Broussard v. Board of Supervisors of Louisiana State University and A & M College et al

Filing 77

RULING AND ORDER...IT IS ORDERED that Defendant's Motion in Limine [doc. 63]; Defendants' Supplemental Motion in Limine [doc. 67] and Plaintiff's Motion in Limine [doc. 64] are each SUSTAINED IN PART and OVERRULED IN PART, as set forth in the attached Ruling and Order. Signed by Judge Brian A. Jackson on 7/19/2021. (PJH)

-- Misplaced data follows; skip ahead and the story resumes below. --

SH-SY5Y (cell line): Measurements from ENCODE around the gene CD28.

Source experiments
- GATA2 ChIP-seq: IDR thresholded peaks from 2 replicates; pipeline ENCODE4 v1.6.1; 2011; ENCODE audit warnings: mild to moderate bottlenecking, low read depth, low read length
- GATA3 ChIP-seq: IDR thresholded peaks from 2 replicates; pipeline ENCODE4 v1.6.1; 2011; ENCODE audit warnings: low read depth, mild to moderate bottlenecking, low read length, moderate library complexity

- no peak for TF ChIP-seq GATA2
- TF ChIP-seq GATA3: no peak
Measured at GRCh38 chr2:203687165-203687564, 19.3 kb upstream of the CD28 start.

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Case 3:19-cv-00527-BAJ-RLB Document 77 07/19/21 Page 1 of 18 UNITED STATES DISTRICT COURT MIDDLE DISTRICT OF LOUISIANA MYRA BROUSSARD CIVIL ACTION VERSUS BOARD OF SUPERVISORS OF NO. 19-00 52 7-BAJ-RLB LOUISIANA STATE UNIVERSITY AND A & M COLLEGE, ET AL. RULING AND ORDER Before the Court are three motions in limine: Defendants Motion In Limine (Doc. 63); Defendants^ Supplemental Motion In Limine (Doc. 67); and Plaintiffs Motion In Limine (Doc. 64). Each motion is opposed. For reasons to follow, each motion be granted in part and denied in part. I. BACKGROUND This is an employment dispute. As stated in the Court s May 25, 2021 Order denying Defendants motion for summary judgment (Doc. 71, the "Summary Judgment Order"), the parties agree to nothing, save that Defendants employed Plaintiff in some capacity at some undefined term. The Summary Judgment Order sets forth the relevant factual and procedural background, and is incorporated by reference here. A four-day trial is set to begin on August 9, 2021, where the jury will weigh the evidence supporting Plaintiffs' remaining claims of defamation, discharge in violation of due process, unpaid wages in violation of La. R.S. § 23:631, and arbitrary demotion in violation of La. R.S. 17:443(A). Now the parties have submitted multiple motions in limine, seeking to limit or Case 3:19-cv-00527-BAJ-RLB Document 77 07/19/21 Page 2 of 18 exclude all manner of evidence from trial. II. ANALYSIS At the outset, it bears reminding that motions in limine are not favored. Virtually any objection to the admissibility of evidence can and should be handled in the old-fashioned way, to wit: counsel objecting at the time the evidence is offered, thereby allowing the Court to rule on the objection in the context of the trial. In Umine relief is warranted only in unusual situations, such as a matter so explosive or so incendiary that sustaining an objection in the routine way may not be sufficient to overcome the risk of undue prejudice. Louis Vuitton Malletier v, Eisenhauer Rd. FleaMfzt., Inc., No. ll-cv-124, 2012 WL 13034079, at *1 (W.D. Tex. Jan. 4, 2012) (Hudspeth, J.); accord United States v. Smiths No. 18-cr-118, 2019 WL 4281908, at *1 (M.D. Ala. Sept. 10, 2019) (Watkins, J.) ("Motions in limine are not favored under the law.") D'Alton v. City of Billings, No. OS-cv-159, 2006 WL 8431820, at *1 (D. Mont. Oct. 17, 2006) (Anderson, M.J.) ( pVTjotions in, limine are not favored, and questions of admissibility should generally be resolved as they arise at trial. Unless the evidence is clearly inadmissible for any purpose, or the mere attempt to introduce the evidence at trial will infuse the trial with undue and incurable prejudice, the Court should defer ruling until the time of trial, so that questions involving foundation, relevancy, and prejudice may be considered in the context of all the other evidence."). Here, the parties seek dozens of pretrial evidentiary rulings. Almost universally, the evidentiary issues presented are pedestrian, and certainly not "so explosive or incendiary" as to require pretrial relief. Against this backdrop, the Court considers the specific items contained in the parties motions. The Court addresses Defendants' motions first, followed by Case 3:19-cv-00527-BAJ-RLB Document 77 07/19/21 Page 3 of 18 Plaintiffs motion. A. Defendants Motions i. Untimely-disclosed evidence Defendants seek to exclude Plaintiffs Exhibits 93 and 94 (listed in the Joint Pretrial Order), and Plaintiffs witness Johnny Shoptaugh {not listed in the Joint Pretrial Order), contending that this evidence was not timely identified under Federal Rule of Civil Procedure ("Rule ) 26. Defendants further contend that Exhibits 93 and 94 are not relevant to Plaintiffs claims. a. Mr. Shoptaugh will be excluded from Plaintiffs casein-chief According to Plaintiff, Mr. Shoptaugh is a ULS employee and possesses firsthand knowledge of Interim Superintendent Westbrooks motivations for demoting and terminating Plaintiff at the May 22, 2019 meeting. Plainly, such testimony is relevant to Plaintiffs claims. Still, however, the Courts pretrial order instructions prohibit trial testimony from witnesses not listed in the parties' jointly submitted Pretrial Order, absent good cause shown. 1 Mr. Shoptaugh does not appear among Plaintiffs witnesses listed on the Joint Pretrial Order, Plaintiff has not moved to amend the Joint Pretrial Order to include Mr. Shoptaugh, and Plaintiff has not demonstrated good cause to add Mr. Shoptaugh over Defendants' objection. Accordingly, the Court will exclude Mr. Shoptaugh from providing testimony in Plaintiffs case-in-chief. 1 Pretrial Order Instructions In Civil Matters Before Chief Judge Brian A. Jackson, at § III(J), available at: https://www.lamd.uscourts.£ov/sites/default/files/forms/PretrialOrderInstructi onsInCivilMattersBefore Chief JudseBrianA Jackson. D df. Case 3:19-cv-00527-BAJ-RLB Document 77 07/19/21 Page 4 of 18 On the other hand, as noted by Plaintiff, under Rule 26(b)(3) witnesses used solely for impeachment do not have to be disclosed prior to trial. DnJze v. Performance Food Grp., Inc., 594 F. App'x 829, 831 (5th Cir. 2014). As such, the Court will reserve ruling on the admissibility of Mr. Shoptaugh's testimony for impeachment purposes. b. Exhibits 93 and 94 will be admitted to the extent they are relevant to Plaintiffs claims Exhibit 93 is an August 25, 2020 Accreditation Report authored by LSU, and is a public record. Exhibit 94 is a March 2017 Report of the External Review Team for LSU Laboratory School, and is likewise a public record. Defendants complain that Plaintiff only identified these exhibits in her amended discovery responses, submitted on August 31, 2020, after the July 8, 2020 final discovery deadline. Defendants further contend that these exhibits are not relevant because "Defendants readily concede that ULS is an excellent school." (Doc. 63-1 at 4). Rule 26(e) specifically requires a party to supplement its disclosures and discovery responses "in a timely manner if the party learns that in some material respect the disclosure or response is incomplete or incorrect, and if the additional or corrective information has not otherwise been made known- to the other parties during the discovery process or in writing." Fed. R. Civ. P. 26(e). The Rule's "basic purpose is to prevent prejudice and surprise" at trial. Reed v. Iowa Marine & Repair Corp., 16 F.3d 82, 85 (5th Cir. 1994). Here, Defendants cannot credibly claim that they are prejudiced or surprised by the Exhibits, despite having been identified for the first time after discovery closed. Plaintiff supplemented her discovery responses to identify these additional Exhibits 4 Case 3:19-cv-00527-BAJ-RLB Document 77 07/19/21 Page 5 of 18 nearly one year before trial, thus affording Defendants ample opportunity to respond. Equally important, Defendants authored these Exhibits and are therefore well-aware of their contents.2 Defendants' objection to the timeliness of these Exhibits is overruled. Without more information, and without having been provided copies of Exhibits 93 and 94, the Court has no basis to determine whether these Exhibits are relevant or not. The Court will reserve ruling on the relevance of Exhibits 93 and 94. ii. Defendants' treatment of Frank Rusciano Next, Defendants seek to exclude all evidence tending to show that Plaintiff and Frank Rusciano were treated differently following "the Cub Care debacle," including that Plaintiff was demoted and terminated, whereas Mr. Rusciano was allowed to take two years' paid leave, and then return to employment at ULS. Defendants argue that any such evidence is irrelevant and unfairly prejudicial because Plaintiff has not alleged a claim for disparate treatment." (Doc. 63-1 at 7). Plaintiff concedes that she has not alleged a stand-alone claim of disparate treatment, but nonetheless argues this evidence is relevant (and not unduly prejudicial) to her claim of reprisal under La. R.S. § 23:967, because it shows that Defendants' decision to terminate her employment was motivated by pretext. (Doc. 69 at 5-6). Evidence is relevant if: (a) it has any tendency to make a fact more or less probable than it would be without the evidence; and (b) the fact is of consequence in 3 Further, and in any event, these Exhibits are public records, and therefore subject to judicial notice, which may occur "at any stage of the proceeding." Fed. R. Evid. 201; see Swindol v. Aurora Flight Scis. Corp., 805 F.3d 516, 519 (5th Cir. 2015) (taking judicial notice of public records available on official websites under Federal Rule of Evidence 201(b)(2)). Case 3:19-cv-00527-BAJ-RLB Document 77 07/19/21 Page 6 of 18 determining the action." Fed. R. Evid. 401. Relevant evidence is generally admissible, Fed. R. Evid. 402, but may be excluded "if its probative value is substantially outweighed by a danger of ... unfair prejudice, confusing the issues, [or] misleading the jury," Fed. R. Evid. 403. Plainly, evidence is not relevant—and is therefore inadmissible—if it relates only to non-existent claims. Plaintiff does not allege a claim of disparate treatment, and her claim of reprisal has since been dismissed with prejudice. As such, evidence regarding Mr. Rusciano s fate at ULS following the Cub Care debacle cannot be admitted in support of any such claims. This is not the end of the inquiry, however, because Plaintiff also maintains a viable defamation claim, to which Defendants have raised a defense of qualified privilege. As explained in the Court s July 8, 2021 Order denying Defendants' motion for summary judgment. Defendants invocation of qualified privilege requires a determination of whether the privilege was abused, which [in turn] requires that the grounds for abuse—malice or lack of good faith—be examined." Kennedy v. Sheriff of E, Baton Rouge, 2005-1418 (La. 7/10/06), 935 So. 2d 669, 682. The summary judgment evidence shows that Plaintiff and Mr. Rusciano were equally involved in "the Cub Care debacle, (Defendants' words). If Defendants treated Mr. Rusciano more favorably afterwards, such treatment would tend to show that Defendants' defamatory statements against Plaintiff were motivated by malice or bad faith. As such, evidence regarding Mr. Rusciano's treatment is relevant, and not unduly prejudicial because it merely provides the appropriate context within which to 6 Case 3:19-cv-00527-BAJ-RLB Document 77 07/19/21 Page 7 of 18 evaluate Plaintiffs defamation claim. Defendants' objection is overruled. iii. Evidence ofULS athletic camps Defendants also seek to exclude all evidence of "summer camps hosted at ULS by athletic coaches," arguing that Plaintiff should not be allowed to compare "the creation of Cub Care LLC to other camps run by athletic coaches." (Doc. 63-1 at 7-8). Defendants insist that any such comparison is inappropriate because Louisiana law expressly allows public employees to contract with their employers to provide athletic coaching, but would forbid a public employee from contracting with her employer to provide school after-care services. (Id. at 8). "Accordingly, the set up and structure of a camp run by an athletic coach is governed by a rule that was not applicable to Cub Care/ and information regarding coach s camps is irrelevant, [and] has the potential to be confusing and/or prejudicial." (Id. at 9). Plaintiff responds that she intends to present evidence and testimony related to how other camps were run at LSU and/or LSU Lab in support of her claim for defamation, namely as to the elements of falsify and fault, which are separate elements that stand apart from any consideration of whether Cub Care LLC's corporate structure ran afoul of Louisiana law. (Doc. 69 at 6-7). Again, Defendants' objection will be overruled. Plaintiff has maintained throughout these proceedings that she organized Cub Care LLC with ULS's express permission and approval. LSLTs September 28 Audit reflects the same, stating that Superintendent Smith approved" Plaintiffs additional compensation, and that Plaintiff thereafter conducted her actions vis-a-vis Cub Care <([w]ith the assistance of the Superintendent's Office." (Doc. 58-10 at 39). Thereafter, however, the September 7 Case 3:19-cv-00527-BAJ-RLB Document 77 07/19/21 Page 8 of 18 28 Audit alleges that Plaintiff surreptitiously schemed to line her own pockets by withholding student funds after ULS denied her request for additional compensation. This blatant contradiction—i.e., that Plaintiff conducted herself with the full support and approval of ULS administration and at the same time secretly conspired to violate ULS policy and Louisiana law—is at the heart of Plaintiffs defamation claim. Evidence that Defendants regularly contracted with employees to provide "coach's camps at ULS supports Plaintiffs assertion that Defendants encouraged Plaintiff to organize Cub Care LLC with a similar structure. The same evidence tends to show that Defendants' subsequent accusations that Plaintiff acted covertly and in her own self-interest were false and malicious. As such, the evidence is relevant, and, again, not unduly prejudicial or confusing because it provides the appropriate context within which to evaluate Plaintiffs defamation claim. Defendants' objection is overruled. iv. Evidence relating to Plaintiffs replacement at ULS Defendants seek to exclude evidence relating to Plaintiffs replacement as elementary principal, contending that "[hjirings ... subsequent to LSLTs notice ofnon- renewal to Plaintiff have no bearing on Plaintiffs claims." (Doc. 63-1 at 9). Plaintiff responds that such evidence is related to her reprisal claim and her due process claim, because it "tends to make the fact that LSU did demote and terminate her more probable." (Doc. 69 at 8). Again, evidence is not relevant if it relates only to nonexistent claims. As such, this evidence cannot be admitted to support Plaintiffs failed reprisal claim. Yet, again, however, this is not the end of the analysis, because Plaintiffs due process claim also requires proof that she was discharged. See Bledsoe v. City of Horn Lake, Case 3:19-cv-00527-BAJ-RLB Document 77 07/19/21 Page 9 of 18 Miss., 449 F.3d 650, 653 (5th Cir. 2006). Notably, Defendants have challenged this specific element, asserting in their summary judgment papers that Plaintiff was not discharged, and was merely non-renewed. Evidence that Plaintiff was replaced plainly supports her claim that she was discharged from her role as elementary principal. Defendants' objection is overruled. v. Plaintiffs medical records Defendant seeks to exclude evidence of Plaintiffs medical history since her termination, arguing that "Plaintiff should not be permitted to refer to her medical records or to testify regarding any medical issues she has experienced when Defendants have never had the opportunity to review these records." (Doc. 63-1 at 9). Plaintiff responds that she timely identified her medical records as required by Rule 26, but objected to production of the same without a protective order, and thereafter submitted a proposed protective order for Defendants' approval. "Defendants never responded," and failed to make any additional inquiry regarding these records. (Doc. 69 at 20-21). Plaintiff states that she "intends to produce these records" to Defendants on the July 30, 2021 deadline to exchange exhibits, and further asserts that Defendants are not prejudiced by these exhibits as they are limited to the issue of damages." {Id. at 21). The Court will not exclude Plaintiffs medical records. First, these records are obviously relevant to Plaintiffs' damages, which may account for adverse health consequences resulting from Defendants actions. See, e.g., Cluse v. H & E Equip. Servs., Inc., 2009-574 (La. App. 3 Cir. 3/31/10), 34 So. 3d 959, 971 (affirming that damages awards for defamation may include compensation for "humiliation," 9 Case 3:19-cv-00527-BAJ-RLB Document 77 07/19/21 Page 10 of 18 "embarrassment," and "mental distress"), writ denied, 2010-0994 (La. 9/17/10), 45 So. 3d 1043. Moreover, Defendants are reminded that <([d]iscovery is, in large part, a selfpolicing process." Pendlebnry v. Starbucks Coffee Co., No. 04"cv"80521, 2005 WL 8156155, at *1 (S.D. Fla. Sept. 8, 2005) (Seltzer, M.J.). Here, Plaintiff timely identified her medical records, and thereafter objected to their production absent a protective order. Plaintiff even proposed a protective order for Defendants' consideration. At that point, it was incumbent upon Defendants to make the next move. Instead, Defendants did nothing, and appear to have forgotten the issue until Plaintiff included her medical records among her Exhibits in the Pretrial Order. Exclusion of evidence under Rule 37 is a severe sanction, not justified by the record here, which shows that the ball was plainly in Defendants' court. Still, Defendants are obviously entitled to review this evidence sufficiently in advance of trial to prepare their defense. See Bankston v. Kansas City S. Ry. Co., No. CV 03-577" A-M2, 2005 WL 8155221, at *2 (M.D. La. Oct. 17, 2005) (Noland, M.J.) ("The Federal Discovery Rules, by design, are calculated to prevent trial by ambush, (quoting Shelak v. Wizite Motor Co., 581 F.2d 1155 (5th Cir. 1978)). As such, Plaintiff shall immediately produce to Defendants all medical records she intends to rely on at trial. vi. Plaintiffs' Exhibits 40, 51-56, 61,62,63,76,78, 79,86,89, 90, 95, 97 Defendant seeks to exclude Plaintiffs' Exhibits 40, 51-56, 61, 62, 63,76,78, 79, 86, 89, 90, 95, 97, on the basis that they are irrelevant to Plaintiffs' remaining claims.3 3 Further, Defendants' seek an order allowing them to redact portions of their own exhibit, Defendant's Exhibit 13. Defendant's request is contingent on the (non) availability of a witness to testify at trial. The Court will reserve ruling on Defendants' objection until it is 10 Case 3:19-cv-00527-BAJ-RLB Document 77 07/19/21 Page 11 of 18 Plaintiff offers no opposition to Defendants' arguments regarding Exhibits 62, 63, 95, and 97. [TJhe Court will not speculate on arguments that have not been advanced, or attempt to develop arguments on [Plaintiffs] behalf." Gray v. City of Denham Springs, No. 19-cv-00889, 2021 WL 1187076, at *5 (M.D. La. Mar. 29, 2021) (Jackson, J.) (alterations omitted and quotation marks omitted). Defendants' objections to Exhibits 62, 63, 95, and 97 will be sustained as unopposed, and these Exhibits will be excluded from trial. The Court is satisfied based on the present showing that Plaintiffs Exhibits 40, 51-56, 62, 76, 78, 79,86,89, and 90 are relevant to Plaintiffs remaining claims of defamation, discharge in violation of due process, unpaid wages in violation of La. R.S. § 23:631, and arbitrary demotion in violation of La. R.S. § 17:443(A). Accordingly, Defendants' objections will be overruled as to these Exhibits, without prejudice to Defendants' right to re-assert specific objections should cause arise at trial. vii. Plaintiffs deposition errata sheet Next, Defendants object to Plaintiffs deposition errata sheet, arguing that it makes substantive changes that are inconsistent with Plaintiffs deposition testimony. Specifically, Defendants object that, at her deposition, Plaintiff testified that she did not take Cub Care documents home, but then submitted an errata sheet stating that she did take documents home, and only returned them to ULS after she met with auditors. (Doc. 63-1 at 13-14). Defendants argue that "Plaintiffs original answers [should] remain a part of the record," (Doc. 63-1 at 14), so that they may determined whether or not the witness will appear at trial. 11 Case 3:19-cv-00527-BAJ-RLB Document 77 07/19/21 Page 12 of 18 "question Plaintiff about the change in testimony" on cross-examination, (Doc. 75 at 6). Rule 30(e) allows a deponent to review a deposition transcript and (<[i]f there are changes in form or substance, to sign a statement listing the changes and the reasons for making them. Fed. R. Civ. P. 30(e); Gonsalez v. Fresenius Med. Care N. Am., 689 F.3d 470, 480 (5th Cir. 2012). As noted recently by this Court, authorities are split regarding the proper interpretation of Rule 30(e): A majority point to Rule 30(e)'s plain terms and therefore permit deponents to make changes that contradict the original answers given, even if those changes are not supported by convincing explanations, as long as the deponent complies with the instructions provided within the rule itself for making such changes. A substantial and growing minority, however, hold that Rule 30(e) is to be used for corrective, and not contradictory, changes. A vision animates this school: if a deponent can freely revise their testimony afterward, the deposition has become a take home examination, and its utility as a discovery device wholly forfeited. United States v. Louisiana, 196 F. Supp. 3d 612, 677-78 (M.D. La. 2016) (deGravelles, J.) (quotation marks omitted; citing authorities), vacated on, other grounds, 2017 WL 4118968 (M.D. La. Aug. 21, 2017). To date, the U.S. Court of Appeals for the Fifth Circuit has not addressed the scope of permissible substantive corrections to a deposition under Rule 30(e). District courts within the Fifth Circuit have varied in their approaches, with some adopting the majority view described above, and others adopting the minority" view. See id, at 677-78; see also Reilly v. TXU Corp., 230 F.R.D. 486, 487 (N.D. Tex. 2005) (discussing authorities). Based on the present record, and faced with a split of authorities and no clear 12 Case 3:19-cv-00527-BAJ-RLB Document 77 07/19/21 Page 13 of 18 guidance from the Fifth Circuit, the Court determines that Defendants should be allowed to question Plaintiff regarding her revisions "so that the reasons for her changes can be subjected to proper scrutiny." See Louisiana, 196 F. Supp. 3d at 678. Plaintiffs errata sheet plainly contradicts her deposition testimony, and calls into question Plaintiffs credibility. In any other circumstance, this would be an obvious point of cross-examination. Accordingly, Defendants' objection is sustained, and Plaintiffs errata sheet and the original version of her deposition transcript will be allowed to remain in- the trial record. E.g., Hernandez v. Rush Enterprises, Inc., 336 F.R.D. 534, 536 (E.D. Tex. 2020) ("Hernandez's errata sheet will be allowed to remain in the trial record, along with the original version of the transcript."). viii. The ULS cheerleading squad survey Defendants seek to exclude evidence of a prior survey conducted by Interim Superintendent Westbrook regarding the ULS high school cheeiieading program, contending that it is wholly unrelated to Plaintiffs claims." (Doc. 67-1 at 3). Plaintiff counters that the survey is relevant to her reprisal claim because it supports her allegation that her termination was pretextual. (Doc. 69 at 15). Having dismissed Plaintiffs reprisal claim, the Court will exclude evidence of the cheerleading survey. ix. Interim Superintendent Westbrook's previous application for the principal position at ULS Defendants seek to exclude evidence of that, in 2006, Interim Superintendent Westbrook applied for a principal position at ULS, but was passed over in favor of Plaintiff. (Doc. 67-1 at 3-4). Again, Plaintiff responds that such evidence is relevant to her reprisal claim because it shows that Interim Superintendent Westbrook 13 Case 3:19-cv-00527-BAJ-RLB Document 77 07/19/21 Page 14 of 18 harbored a grudge, and fired her for illegitimate reasons. Again, Plaintiffs reprisal claim has been dismissed, the Court will exclude evidence of Interim Superintendent Westbrooks prior job application. x. ULS s admission criteria and practices Defendants seek to exclude any reference to ULS's admissions criteria, asserting that Plaintiff intends to criticize the admissions process solely to "inflame the jury and/or embarrass." (Doc. 67-1 at 5-6). Plaintiff responds that ULS's admissions process is fair game because many of the parent complaints that allegedly resulted in her termination specifically referenced the admissions process. The Court is satisfied based on the present showing that this evidence is relevant to Plaintiffs remaining claims of discharge in violation of due process and arbitrary demotion in violation of La. R.S. § 17:443(A). Accordingly, Defendants' objections will be overruled, without prejudice to Defendants' right to re-assert specific objections should cause arise at trial xi. Defendants delivery the IMay 22, 2019 non-renewal letter to Plaintiff Finally, Defendants seek to exclude evidence related to "the manner in which [Plaintiff] received the notice of her nonrenewal as principal of the University Lab School. (Doc. 67-1 at 5). This objection verges on the absurd. Plainly, the "manner" in which Plaintiff received notice of her demotion and termination is relevant to her claims of discharge in violation of due process and arbitrary demotion. Defendants' objection is overruled. 14 Case 3:19-cv-00527-BAJ-RLB Document 77 07/19/21 Page 15 of 18 B. Plaintiffs Motion i. Evidence relating to Defendants reasons for demoting and terminating Plaintiff Plaintiff seeks to exclude "any testimony or evidence relating to [Defendants'] alleged legitimate, non-retaliatory reason(s) for plaintiffs demotion/termination, including an alleged teacher survey and/or email complaints from parents and other faculty." (Doc. 64-1 at 1-2). Plaintiff complains that she has not received "the contents of the responses resulting in the teacher survey results, and, further, has received only 4 of 25 "complaint" emails. {Id. at 3-4). As such, Plaintiff argues that she has had no ability to test Defendants' alleged reasons for her termination, and would be prejudiced if this evidence is admitted at trial. (Id. at 5). Notably, Defendants do not contest Plaintiffs assertions regarding the missing emails. (See Doc. 70 at 3-5). Still, Defendants argue that they should be allowed to present evidence that emails and complaints from parents and teachers and the results of the survey certainly formed the motivation for [Plaintiffs termination]." (Doc. 70 at 4). As an initial matter, the Court is deeply troubled by Defendants production of emails (or lack thereof). Indeed, the Court has previously addressed precisely this issue. In its September 28, 2020 Order granting Plaintiffs motion to compel, the Court unambiguously ordered Defendants to produce "any and all emails relating to complaints concerning Plaintiff from parents and teachers of the LSU Lab School," (Doc. 47 at 5), and further ruled that "[t]o the extent [Defendants reasons for Plaintiffs termination] are supported with documentary evidence, those materials 15 Case 3:19-cv-00527-BAJ-RLB Document 77 07/19/21 Page 16 of 18 must be provided Plaintiff, (Doc. 47 at 9-10). Apparently, Defendants disregarded this direct Order. Disregarding a Court order is sanctionable conduct.4 In any event, the challenged emails and survey results relate exclusively to Defendants non-retaliatory reasons for terminating Plaintiff, and therefore are relevant only to Plaintiffs reprisal claim. Again, Plaintiffs reprisal claim has been dismissed. As such, the Court will exclude all evidence related to the teacher survey and email complaints that allegedly formed Defendants' non-retaliatory reasons for terminating Plaintiff.5 ii. Additional objections to evidence relating to Defendants' reasons for demoting and terminating Plaintiff Separately, Plaintiff seeks to exclude (1) the teacher survey, (2) a spreadsheet summarizing parent complaint emails, and (3) Defendants' Exhibit 33—identified as Emails constituting parent and teacher complaints to Westbrook between January 1, 2019, and March 31, 2019—on the basis that these documents contain hearsay, and, further, are each derived from sources that were not produced during discovery. (Doc. 64-1 at 6-10). For separate reasons explained above, the Court has already ruled that the teacher survey, the parent complaint emails, and all related exhibits are inadmissible because they are not relevant to Plaintiffs remaining claims. As 4 Separately, the Court shall require Defendants and Defendants counsel to show cause why sanctions should not be imposed for violating of this Court's September 28 Order requiring production of all evidence relating to Defendants reasons for terminating Plaintiff. 6 The Court will reconsider this ruling at trial, to the extent the trial record shows that the teacher survey and complaint emails may be relevant to Plaintiffs claim of arbitrary demotion (which requires an evaluation of the written reasons for Plaintiffs demotion, La. R.S. § 17:443(A)). 16 Case 3:19-cv-00527-BAJ-RLB Document 77 07/19/21 Page 17 of 18 such, Plaintiffs objections here are overruled as moot.6 iii. Defendants' Exhibit 34, aLSU Audit working papers^ Plaintiff objects to Defendants' Exhibit 34—-identified as "LSU Audit working papers—asserting that this document was never identified or produced in discovery, despite being responsive to Plaintiffs discovery requests. (Doc. 64-1 at 11). Defendants offer no counter-argument, and state only that "[o]nce the parties agree to a joint exhibit list, the Defendants may agree to withdraw these documents." (Doc. 70 at 6). Again, the Court will not speculate on arguments that have not been advanced, or attempt to develop arguments on a party's behalf. Gray, 2021 WL 1187076, at *5 Plaintiffs objection to Exhibit 34 will be sustained as unopposed, and this Exhibit will be excluded from trial. iv. References to taxpayer monies in satisfaction of judgment Finally, Plaintiff seeks to preclude Defendants "from making any mention of whether or not taxpayer monies are and/or would be involved depending on the outcome of the jury's decision, on the basis that any such references would serve only to inflame the jury and obscure trial of the claims in this case." (Doc 64-1 at 11). Defendants respond that they "currently have no intention of addressing the fact that taxpayer monies would be needed to satisfy any judgment," but nonetheless counsel the Court to withhold ruling on any such issue depending on the nature of the 6 And again, the Court will reconsider this ruling at trial, to the extent the trial record shows that the teacher survey and complaint emails may be relevant to Plaintiffs remaining claims. 17 Case 3:19-cv-00527-BAJ-RLB Document 77 07/19/21 Page 18 of 18 arguments presented. (Doc. 70 at 6). If Plaintiff proves her case, and the jury determines that she is entitled to a damages judgment, then, plainly, the quantum of damages should be determined according to the facts of the case, not the source of the funds that will be used to pay the judgment. It follows that any reference to taxpayer monies" funding a judgment would be unfairly prejudicial. Plaintiffs objection is sustained. III. CONCLUSION Accordingly, IT IS ORDERED that Defendants' Motion In Limine (Doc. 63), Defendants Supplemental Motion In Limine (Doc. 67), and Plaintiffs IVEotion In Limine (Doc. 64) are each SUSTAINED IN PART and OVERRULED IN PART, as set forth in this Order. ^ Baton Rouge, Louisiana, this / I day of July, 2021 JUDGE BRIAN<4-^CKSON UNITED STATES DISTRICT COURT MIDDLE DISTRICT OF LOUISIANA 18